The symptoms ofÂ depression can be complex and vary widely between people. But as a general rule, if you areÂ depressed, you feel sad, hopeless andÂ lose interest in things you used to enjoy.
The symptoms persist for weeks or months and are bad enough toÂ interfere with your work, social life and family life.
There are many other symptoms ofÂ depression andÂ you're unlikely to have everyÂ one listed below.
Psychological symptoms include:
- continuous low mood or sadness
- feeling hopeless and helpless
- having low self-esteemÂ
- feeling tearful
- feeling guilt-ridden
- feeling irritable and intolerant of othersÂ
- having noÂ motivationÂ or interest in things
- finding it difficult toÂ make decisions
- not getting anyÂ enjoyment out of life
- feeling anxious or worriedÂ
- havingÂ suicidal thoughts or thoughts ofÂ harming yourself
Physical symptoms include:
- moving or speaking more slowly than usualÂ
- change in appetite or weight (usually decreased, but sometimes increased)Â
- unexplained aches and pains
- lack of energy or lack of interest in sex (loss of libido)
- changes to yourÂ menstrual cycle
- disturbed sleep (for example, finding it hard to fall asleep at nightÂ or wakingÂ up veryÂ early in the morning)
Social symptoms include:
- notÂ doing well at work
- taking part in fewer social activities and avoiding contact with friends
- neglecting yourÂ hobbies and interests
- having difficulties in your home and family life
Depression canÂ come on gradually, so it can be difficult to notice something is wrong.Â Many people continue toÂ try to cope with their symptoms without realising they are ill. It can take a friend or family member to suggest something is wrong.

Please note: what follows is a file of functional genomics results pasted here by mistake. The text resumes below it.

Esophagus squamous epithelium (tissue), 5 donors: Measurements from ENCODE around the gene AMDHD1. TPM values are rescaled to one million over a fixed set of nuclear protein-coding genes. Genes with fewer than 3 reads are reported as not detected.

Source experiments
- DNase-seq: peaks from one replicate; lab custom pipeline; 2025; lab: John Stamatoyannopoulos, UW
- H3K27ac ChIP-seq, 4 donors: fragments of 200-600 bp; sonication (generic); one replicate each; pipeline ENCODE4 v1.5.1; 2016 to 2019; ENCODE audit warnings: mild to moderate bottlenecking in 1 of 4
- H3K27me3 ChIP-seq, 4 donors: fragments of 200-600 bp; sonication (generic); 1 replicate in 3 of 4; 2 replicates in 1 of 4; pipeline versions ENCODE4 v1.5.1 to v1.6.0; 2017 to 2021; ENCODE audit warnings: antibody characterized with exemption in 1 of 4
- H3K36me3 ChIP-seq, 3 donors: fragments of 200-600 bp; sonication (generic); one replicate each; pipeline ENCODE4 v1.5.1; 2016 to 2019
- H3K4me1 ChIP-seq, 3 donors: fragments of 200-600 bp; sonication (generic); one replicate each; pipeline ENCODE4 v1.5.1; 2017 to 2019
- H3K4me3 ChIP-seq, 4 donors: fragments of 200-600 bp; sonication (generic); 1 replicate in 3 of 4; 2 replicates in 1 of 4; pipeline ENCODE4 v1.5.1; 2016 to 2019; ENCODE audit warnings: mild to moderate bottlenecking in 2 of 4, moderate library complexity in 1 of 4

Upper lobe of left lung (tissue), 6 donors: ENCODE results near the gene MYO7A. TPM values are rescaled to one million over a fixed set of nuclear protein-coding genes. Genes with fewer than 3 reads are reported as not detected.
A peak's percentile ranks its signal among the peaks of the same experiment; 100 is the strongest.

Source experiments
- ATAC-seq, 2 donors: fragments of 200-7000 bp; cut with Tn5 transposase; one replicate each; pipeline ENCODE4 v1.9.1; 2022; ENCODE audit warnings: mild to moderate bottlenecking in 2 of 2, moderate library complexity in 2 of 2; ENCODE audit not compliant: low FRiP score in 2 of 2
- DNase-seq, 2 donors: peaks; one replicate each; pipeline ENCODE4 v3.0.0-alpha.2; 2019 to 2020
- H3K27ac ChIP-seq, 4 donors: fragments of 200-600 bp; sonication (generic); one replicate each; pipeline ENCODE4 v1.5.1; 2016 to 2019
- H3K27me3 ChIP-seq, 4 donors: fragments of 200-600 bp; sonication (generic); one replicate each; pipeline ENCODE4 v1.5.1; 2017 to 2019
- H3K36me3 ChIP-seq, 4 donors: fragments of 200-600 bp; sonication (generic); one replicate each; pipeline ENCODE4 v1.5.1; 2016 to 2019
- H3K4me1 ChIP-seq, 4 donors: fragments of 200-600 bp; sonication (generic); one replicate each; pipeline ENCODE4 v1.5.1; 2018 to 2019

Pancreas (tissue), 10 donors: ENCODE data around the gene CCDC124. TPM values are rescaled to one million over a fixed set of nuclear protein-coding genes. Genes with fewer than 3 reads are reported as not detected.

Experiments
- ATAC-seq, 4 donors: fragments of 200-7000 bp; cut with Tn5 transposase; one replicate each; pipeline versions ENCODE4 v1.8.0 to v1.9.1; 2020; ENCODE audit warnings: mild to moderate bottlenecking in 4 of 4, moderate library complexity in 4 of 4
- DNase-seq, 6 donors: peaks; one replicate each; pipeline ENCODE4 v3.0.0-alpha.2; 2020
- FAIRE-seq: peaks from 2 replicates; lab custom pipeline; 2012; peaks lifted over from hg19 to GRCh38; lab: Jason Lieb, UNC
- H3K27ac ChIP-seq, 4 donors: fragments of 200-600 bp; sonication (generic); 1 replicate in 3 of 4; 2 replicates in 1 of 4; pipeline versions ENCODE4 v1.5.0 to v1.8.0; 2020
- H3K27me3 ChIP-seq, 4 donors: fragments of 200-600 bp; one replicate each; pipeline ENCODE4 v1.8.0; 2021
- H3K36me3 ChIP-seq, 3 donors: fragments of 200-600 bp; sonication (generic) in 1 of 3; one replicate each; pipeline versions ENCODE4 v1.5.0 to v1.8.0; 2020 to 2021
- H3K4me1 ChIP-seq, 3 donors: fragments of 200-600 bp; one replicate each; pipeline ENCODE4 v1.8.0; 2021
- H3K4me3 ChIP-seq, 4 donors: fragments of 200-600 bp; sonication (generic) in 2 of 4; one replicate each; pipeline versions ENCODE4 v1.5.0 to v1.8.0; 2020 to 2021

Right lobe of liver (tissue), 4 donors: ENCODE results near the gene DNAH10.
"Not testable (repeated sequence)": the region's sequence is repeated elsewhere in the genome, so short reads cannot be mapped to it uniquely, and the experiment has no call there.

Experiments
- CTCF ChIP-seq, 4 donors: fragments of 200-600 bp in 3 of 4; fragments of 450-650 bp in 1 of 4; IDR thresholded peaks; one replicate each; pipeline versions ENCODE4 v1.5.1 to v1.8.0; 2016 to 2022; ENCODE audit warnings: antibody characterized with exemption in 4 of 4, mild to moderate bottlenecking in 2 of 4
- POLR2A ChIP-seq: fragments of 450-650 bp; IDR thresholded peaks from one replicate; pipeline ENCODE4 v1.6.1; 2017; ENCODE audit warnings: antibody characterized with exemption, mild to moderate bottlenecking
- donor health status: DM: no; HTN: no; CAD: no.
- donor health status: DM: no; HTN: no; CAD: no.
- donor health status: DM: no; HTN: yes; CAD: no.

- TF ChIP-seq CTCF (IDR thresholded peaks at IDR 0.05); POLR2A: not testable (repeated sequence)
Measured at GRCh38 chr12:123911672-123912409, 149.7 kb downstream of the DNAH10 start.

Doctors describeÂ depression by how serious it is:
- mild depression has some impact on your daily life
- moderate depression has a significant impact on your daily life
- severe depression makes it almost impossible toÂ get through daily life ‐Â a few people with severe depression may have psychotic symptoms
Grief andÂ depression
It can be hard to distinguish between grief andÂ depression.Â They share many of the same characteristics, but there are important differences between them.
Grief is an entirely natural response to a loss, whileÂ depression is an illness.
People who are grieving find their feelings of loss and sadness come and go, but they're still able to enjoy things and look forward to the future.
In contrast, people who areÂ depressed have a constant feeling of sadness. They don't enjoy anything andÂ find it hard to beÂ positive about the future.
Read more about grief and how it differs from depression.
Other types of depression
There are different types of depression, and some conditions where depression may beÂ one of theÂ symptoms. These include:
- Postnatal depression. Some women develop depression after having a baby. Postnatal depression is treated in similar ways to other forms of depression, with talking therapies and antidepressant medicines.
- Bipolar disorder is also known as "manic depression". It's where there are spells of depressionÂ and excessively high mood (mania). The depression symptoms are similar to clinical depression, but theÂ bouts of mania can include harmful behaviour such as gambling, going on spending sprees and having unsafe sex.Â
- Seasonal affective disorder (SAD). Also known as "winter depression", SAD is a type of depression that has a seasonal pattern usually related to winter.
Read more aboutÂ diagnosing depression.